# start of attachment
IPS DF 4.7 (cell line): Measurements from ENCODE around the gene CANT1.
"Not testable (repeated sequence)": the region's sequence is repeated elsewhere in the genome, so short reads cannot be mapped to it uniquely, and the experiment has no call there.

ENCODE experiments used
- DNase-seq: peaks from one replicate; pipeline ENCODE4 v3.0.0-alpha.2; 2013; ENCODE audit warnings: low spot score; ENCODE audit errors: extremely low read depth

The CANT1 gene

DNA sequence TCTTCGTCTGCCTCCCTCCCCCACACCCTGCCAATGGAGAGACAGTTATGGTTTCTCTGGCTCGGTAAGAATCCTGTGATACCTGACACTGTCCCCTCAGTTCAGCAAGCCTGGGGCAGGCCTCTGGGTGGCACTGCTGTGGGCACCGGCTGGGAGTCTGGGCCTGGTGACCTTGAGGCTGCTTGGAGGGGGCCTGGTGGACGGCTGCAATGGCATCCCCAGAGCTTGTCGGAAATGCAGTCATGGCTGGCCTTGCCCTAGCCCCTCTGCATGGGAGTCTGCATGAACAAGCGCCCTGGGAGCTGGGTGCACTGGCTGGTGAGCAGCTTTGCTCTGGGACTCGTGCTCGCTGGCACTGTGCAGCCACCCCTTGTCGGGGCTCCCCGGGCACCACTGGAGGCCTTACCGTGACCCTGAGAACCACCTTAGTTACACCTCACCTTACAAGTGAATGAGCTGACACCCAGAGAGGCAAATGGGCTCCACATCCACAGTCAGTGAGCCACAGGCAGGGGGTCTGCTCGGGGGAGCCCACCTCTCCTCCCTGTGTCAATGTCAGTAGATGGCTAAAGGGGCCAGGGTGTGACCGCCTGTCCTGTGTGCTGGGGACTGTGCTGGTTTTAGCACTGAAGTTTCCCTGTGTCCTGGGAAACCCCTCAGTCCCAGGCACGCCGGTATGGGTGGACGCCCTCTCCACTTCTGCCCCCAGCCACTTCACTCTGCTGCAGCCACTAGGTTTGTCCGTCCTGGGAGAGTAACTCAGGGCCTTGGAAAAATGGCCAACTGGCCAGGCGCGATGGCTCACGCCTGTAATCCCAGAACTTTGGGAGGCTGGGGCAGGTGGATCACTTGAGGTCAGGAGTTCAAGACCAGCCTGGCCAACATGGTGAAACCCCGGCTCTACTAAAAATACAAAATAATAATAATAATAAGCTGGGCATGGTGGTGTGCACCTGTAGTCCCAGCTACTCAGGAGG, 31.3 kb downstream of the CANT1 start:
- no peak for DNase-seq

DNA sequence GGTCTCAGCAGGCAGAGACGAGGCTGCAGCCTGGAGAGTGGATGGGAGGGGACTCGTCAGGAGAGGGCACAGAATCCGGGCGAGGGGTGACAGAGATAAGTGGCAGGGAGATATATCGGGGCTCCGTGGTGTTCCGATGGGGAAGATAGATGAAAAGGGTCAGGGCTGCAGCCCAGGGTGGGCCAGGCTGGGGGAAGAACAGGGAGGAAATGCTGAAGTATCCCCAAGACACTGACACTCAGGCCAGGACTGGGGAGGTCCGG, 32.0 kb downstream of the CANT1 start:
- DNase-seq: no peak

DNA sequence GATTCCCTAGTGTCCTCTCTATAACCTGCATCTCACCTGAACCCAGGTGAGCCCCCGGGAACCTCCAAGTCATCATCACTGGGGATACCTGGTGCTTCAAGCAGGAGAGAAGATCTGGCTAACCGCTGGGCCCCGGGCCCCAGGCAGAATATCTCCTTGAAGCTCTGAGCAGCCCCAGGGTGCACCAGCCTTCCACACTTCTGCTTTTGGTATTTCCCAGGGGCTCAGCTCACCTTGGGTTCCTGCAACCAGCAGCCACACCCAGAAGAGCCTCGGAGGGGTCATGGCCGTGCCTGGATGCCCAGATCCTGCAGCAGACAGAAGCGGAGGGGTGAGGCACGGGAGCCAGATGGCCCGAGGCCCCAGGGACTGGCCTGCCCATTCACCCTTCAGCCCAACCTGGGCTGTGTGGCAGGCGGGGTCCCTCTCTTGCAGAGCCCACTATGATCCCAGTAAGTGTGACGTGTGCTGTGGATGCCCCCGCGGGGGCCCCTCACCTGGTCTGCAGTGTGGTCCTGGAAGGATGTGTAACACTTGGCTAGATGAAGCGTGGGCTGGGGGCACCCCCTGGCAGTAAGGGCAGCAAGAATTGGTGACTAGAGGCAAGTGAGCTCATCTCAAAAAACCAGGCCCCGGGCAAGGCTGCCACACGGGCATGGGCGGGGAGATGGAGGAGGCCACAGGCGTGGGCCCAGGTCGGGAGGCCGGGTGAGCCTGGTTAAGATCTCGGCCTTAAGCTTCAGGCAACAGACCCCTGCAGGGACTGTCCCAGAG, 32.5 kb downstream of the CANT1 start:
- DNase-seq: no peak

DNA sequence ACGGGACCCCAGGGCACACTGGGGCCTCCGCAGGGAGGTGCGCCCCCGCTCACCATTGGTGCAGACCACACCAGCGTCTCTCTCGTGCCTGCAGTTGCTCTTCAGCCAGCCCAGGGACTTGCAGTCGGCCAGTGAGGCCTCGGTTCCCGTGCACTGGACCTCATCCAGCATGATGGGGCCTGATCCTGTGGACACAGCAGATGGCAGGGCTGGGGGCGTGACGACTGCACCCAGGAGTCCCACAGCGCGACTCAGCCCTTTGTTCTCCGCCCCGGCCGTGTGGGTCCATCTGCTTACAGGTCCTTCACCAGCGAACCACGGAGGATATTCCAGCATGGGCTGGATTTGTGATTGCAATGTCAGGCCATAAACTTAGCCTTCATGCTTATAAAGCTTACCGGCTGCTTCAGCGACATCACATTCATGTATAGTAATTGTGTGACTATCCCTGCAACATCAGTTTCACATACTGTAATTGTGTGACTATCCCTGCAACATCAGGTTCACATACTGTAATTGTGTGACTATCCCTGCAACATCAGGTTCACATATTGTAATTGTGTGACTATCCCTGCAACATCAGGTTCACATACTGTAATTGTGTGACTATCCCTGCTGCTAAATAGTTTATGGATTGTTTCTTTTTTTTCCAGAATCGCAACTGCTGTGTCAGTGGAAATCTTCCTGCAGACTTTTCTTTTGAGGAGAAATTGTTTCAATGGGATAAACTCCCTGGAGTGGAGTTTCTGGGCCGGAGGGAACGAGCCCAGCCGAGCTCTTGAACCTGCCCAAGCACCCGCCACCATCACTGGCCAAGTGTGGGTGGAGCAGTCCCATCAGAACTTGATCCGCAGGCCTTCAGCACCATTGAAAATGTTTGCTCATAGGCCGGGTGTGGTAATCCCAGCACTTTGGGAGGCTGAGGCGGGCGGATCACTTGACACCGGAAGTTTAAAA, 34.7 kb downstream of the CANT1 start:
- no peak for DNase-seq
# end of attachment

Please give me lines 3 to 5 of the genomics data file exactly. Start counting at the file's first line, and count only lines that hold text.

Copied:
ENCODE experiments used
- DNase-seq: peaks from one replicate; pipeline ENCODE4 v3.0.0-alpha.2; 2013; ENCODE audit warnings: low spot score; ENCODE audit errors: extremely low read depth

The CANT1 gene